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NEWS RELEASE
Steven T. Marshall
Alabama Attorney General www.ago.alabama.gov

AG State Building

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Mike Lewis (334) 353-2199
Joy Patterson (334) 242-7491

FOR IMMEDIATE RELEASE

 August 15, 2017

ATTORNEY GENERAL STEVE MARSHALL LEADS 18-STATE COALITION CALLING ON SUPREME COURT TO OPPOSE OVERLY BROAD DEFINITION OF CRITICAL HABITAT

(MONTGOMERY) – Alabama Attorney General Steve Marshall is leading 17 other attorneys general in filing an amicus brief before the U.S. Supreme Court opposing federal efforts to impose an overly broad definition of critical habitat for endangered species to include areas where the species do not and cannot live.

“Under President Obama, the federal government vastly expanded the definition of what constitutes a critical habitat, going even beyond the boundaries of what is considered habitable for an endangered species, to include areas that may never be inhabitable by that species,” said Attorney General Marshall.  “The result is an unprecedented and costly land grab.

“If federal bureaucrats are allowed to designate land as critical habitat for a species even though that species does not and cannot live on the land, then there is no limit to areas they can claim.  The results could be grave for Alabama’s agriculture, timber and mining industries, to name a few.”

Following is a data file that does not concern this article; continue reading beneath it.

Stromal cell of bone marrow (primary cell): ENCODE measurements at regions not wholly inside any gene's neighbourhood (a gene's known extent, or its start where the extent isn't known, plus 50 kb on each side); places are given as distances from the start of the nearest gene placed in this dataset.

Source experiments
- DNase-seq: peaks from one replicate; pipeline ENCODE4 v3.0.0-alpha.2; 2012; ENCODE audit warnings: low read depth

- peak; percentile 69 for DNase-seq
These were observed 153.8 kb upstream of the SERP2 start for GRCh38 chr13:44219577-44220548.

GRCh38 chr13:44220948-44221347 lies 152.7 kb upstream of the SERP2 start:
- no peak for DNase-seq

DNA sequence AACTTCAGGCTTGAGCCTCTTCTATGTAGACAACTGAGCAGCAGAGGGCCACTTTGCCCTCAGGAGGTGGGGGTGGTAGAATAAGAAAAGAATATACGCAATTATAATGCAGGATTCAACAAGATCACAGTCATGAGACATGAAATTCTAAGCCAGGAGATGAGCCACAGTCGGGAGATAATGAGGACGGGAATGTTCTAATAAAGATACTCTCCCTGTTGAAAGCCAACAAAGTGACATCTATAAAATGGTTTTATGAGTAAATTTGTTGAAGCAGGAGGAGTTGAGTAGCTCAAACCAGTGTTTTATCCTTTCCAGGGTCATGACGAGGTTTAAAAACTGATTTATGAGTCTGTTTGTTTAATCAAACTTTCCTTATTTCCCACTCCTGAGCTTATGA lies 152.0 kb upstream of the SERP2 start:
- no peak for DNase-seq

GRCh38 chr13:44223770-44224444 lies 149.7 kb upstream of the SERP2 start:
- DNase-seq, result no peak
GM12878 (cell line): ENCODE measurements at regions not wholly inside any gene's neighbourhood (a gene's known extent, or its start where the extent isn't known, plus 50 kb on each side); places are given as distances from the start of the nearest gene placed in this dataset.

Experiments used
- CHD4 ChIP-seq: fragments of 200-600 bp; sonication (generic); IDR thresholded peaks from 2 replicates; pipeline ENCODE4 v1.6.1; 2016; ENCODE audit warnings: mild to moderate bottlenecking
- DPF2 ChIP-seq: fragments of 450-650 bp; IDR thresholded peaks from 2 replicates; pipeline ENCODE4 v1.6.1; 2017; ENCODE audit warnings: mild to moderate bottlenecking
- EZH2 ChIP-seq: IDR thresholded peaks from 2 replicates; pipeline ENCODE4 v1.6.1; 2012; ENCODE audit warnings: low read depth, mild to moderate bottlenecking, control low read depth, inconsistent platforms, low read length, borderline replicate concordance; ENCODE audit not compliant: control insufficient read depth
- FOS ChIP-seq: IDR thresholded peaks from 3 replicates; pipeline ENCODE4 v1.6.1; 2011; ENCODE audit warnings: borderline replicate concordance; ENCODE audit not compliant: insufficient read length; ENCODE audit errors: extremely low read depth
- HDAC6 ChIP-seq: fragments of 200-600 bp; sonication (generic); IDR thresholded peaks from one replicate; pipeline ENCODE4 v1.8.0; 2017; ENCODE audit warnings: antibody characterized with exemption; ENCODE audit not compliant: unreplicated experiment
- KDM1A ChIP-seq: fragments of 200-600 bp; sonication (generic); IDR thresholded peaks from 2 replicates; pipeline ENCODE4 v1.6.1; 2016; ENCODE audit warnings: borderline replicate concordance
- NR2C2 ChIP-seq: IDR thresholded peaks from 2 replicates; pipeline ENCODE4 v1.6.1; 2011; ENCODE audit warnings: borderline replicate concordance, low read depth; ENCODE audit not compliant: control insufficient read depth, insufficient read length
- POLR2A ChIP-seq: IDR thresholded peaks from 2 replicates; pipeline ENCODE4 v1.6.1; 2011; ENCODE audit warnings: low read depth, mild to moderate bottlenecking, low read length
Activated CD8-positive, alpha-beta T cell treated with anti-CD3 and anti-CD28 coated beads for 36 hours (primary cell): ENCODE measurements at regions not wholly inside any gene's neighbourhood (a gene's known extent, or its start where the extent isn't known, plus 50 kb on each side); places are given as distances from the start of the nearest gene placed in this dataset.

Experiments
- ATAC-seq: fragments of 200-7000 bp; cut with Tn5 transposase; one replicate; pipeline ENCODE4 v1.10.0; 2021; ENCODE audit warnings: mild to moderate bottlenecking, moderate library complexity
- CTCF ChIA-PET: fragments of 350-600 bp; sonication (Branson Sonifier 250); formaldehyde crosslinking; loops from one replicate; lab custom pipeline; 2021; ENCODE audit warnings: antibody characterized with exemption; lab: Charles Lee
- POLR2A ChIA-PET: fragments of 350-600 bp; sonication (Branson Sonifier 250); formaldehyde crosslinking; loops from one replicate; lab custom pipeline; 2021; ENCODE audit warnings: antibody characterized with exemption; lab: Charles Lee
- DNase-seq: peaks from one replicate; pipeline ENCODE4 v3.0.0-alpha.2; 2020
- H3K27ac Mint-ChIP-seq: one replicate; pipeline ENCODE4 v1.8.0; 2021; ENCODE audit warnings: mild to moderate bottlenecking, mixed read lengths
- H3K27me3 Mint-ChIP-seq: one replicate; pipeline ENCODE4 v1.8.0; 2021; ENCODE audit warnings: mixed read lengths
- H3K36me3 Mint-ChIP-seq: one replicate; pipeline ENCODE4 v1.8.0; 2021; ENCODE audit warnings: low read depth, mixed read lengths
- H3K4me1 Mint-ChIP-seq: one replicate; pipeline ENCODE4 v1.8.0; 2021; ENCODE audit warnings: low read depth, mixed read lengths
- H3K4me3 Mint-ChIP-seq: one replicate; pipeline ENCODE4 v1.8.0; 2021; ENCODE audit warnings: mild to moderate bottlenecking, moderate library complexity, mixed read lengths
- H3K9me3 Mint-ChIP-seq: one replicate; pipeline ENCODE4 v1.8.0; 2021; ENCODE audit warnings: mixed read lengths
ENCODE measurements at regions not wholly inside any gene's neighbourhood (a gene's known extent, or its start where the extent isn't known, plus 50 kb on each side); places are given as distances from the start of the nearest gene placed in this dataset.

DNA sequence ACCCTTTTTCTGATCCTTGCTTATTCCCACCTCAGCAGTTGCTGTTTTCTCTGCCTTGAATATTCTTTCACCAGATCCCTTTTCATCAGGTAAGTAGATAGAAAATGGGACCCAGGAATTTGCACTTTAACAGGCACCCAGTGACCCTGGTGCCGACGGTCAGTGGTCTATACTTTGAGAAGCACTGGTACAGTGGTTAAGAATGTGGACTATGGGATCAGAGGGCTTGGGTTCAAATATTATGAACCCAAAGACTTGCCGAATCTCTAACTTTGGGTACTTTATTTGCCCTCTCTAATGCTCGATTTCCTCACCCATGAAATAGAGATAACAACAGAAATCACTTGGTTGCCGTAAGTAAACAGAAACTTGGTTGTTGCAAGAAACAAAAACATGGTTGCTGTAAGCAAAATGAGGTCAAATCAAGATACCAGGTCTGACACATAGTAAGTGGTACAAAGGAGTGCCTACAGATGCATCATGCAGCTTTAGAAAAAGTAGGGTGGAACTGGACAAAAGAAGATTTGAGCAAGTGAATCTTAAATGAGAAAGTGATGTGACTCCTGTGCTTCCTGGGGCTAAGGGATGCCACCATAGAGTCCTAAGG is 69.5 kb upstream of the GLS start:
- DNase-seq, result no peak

Attorney General Marshall and the 17 other attorneys general asked that the U.S. Supreme Court overturn a recent decision by the U.S. Fifth Circuit Court of Appeals that upheld and expanded the ability of the federal government to redefine critical habitat areas.  They further argued that the federal court ruling actually violates the Endangered Species Act’s own limitations on the designation of unoccupied land as critical habitat.

“If the (Interior) Secretary finds occupied areas are insufficient for conservation, he may designate any unoccupied areas as critical habitat regardless of whether the area is or ever will be habitable by the species.  Under the Fifth Circuit’s reasoning, although the Secretary must show areas where the species is present have all physical and biological features essential to conservation, no such showing is required for unoccupied lands.”

In a related case, 18 states, including Alabama, sued the National Marine Fisheries Service, the U.S. Fish and Wildlife Service, and the Secretaries of the Interior and Commerce, to challenge the rules in November.  The Obama administration filed a motion to dismiss this lawsuit on January 13, 2017.

Joining Alabama in filing the amicus brief before the U.S. Supreme Court are Alaska, Arkansas, Georgia, Idaho, Kansas, Louisiana, Michigan, Nebraska, Nevada, North Dakota, Ohio, Oklahoma, South Carolina, South Dakota, Utah, West Virginia and Wisconsin.

A copy of the 17-page filing is attached to this release.

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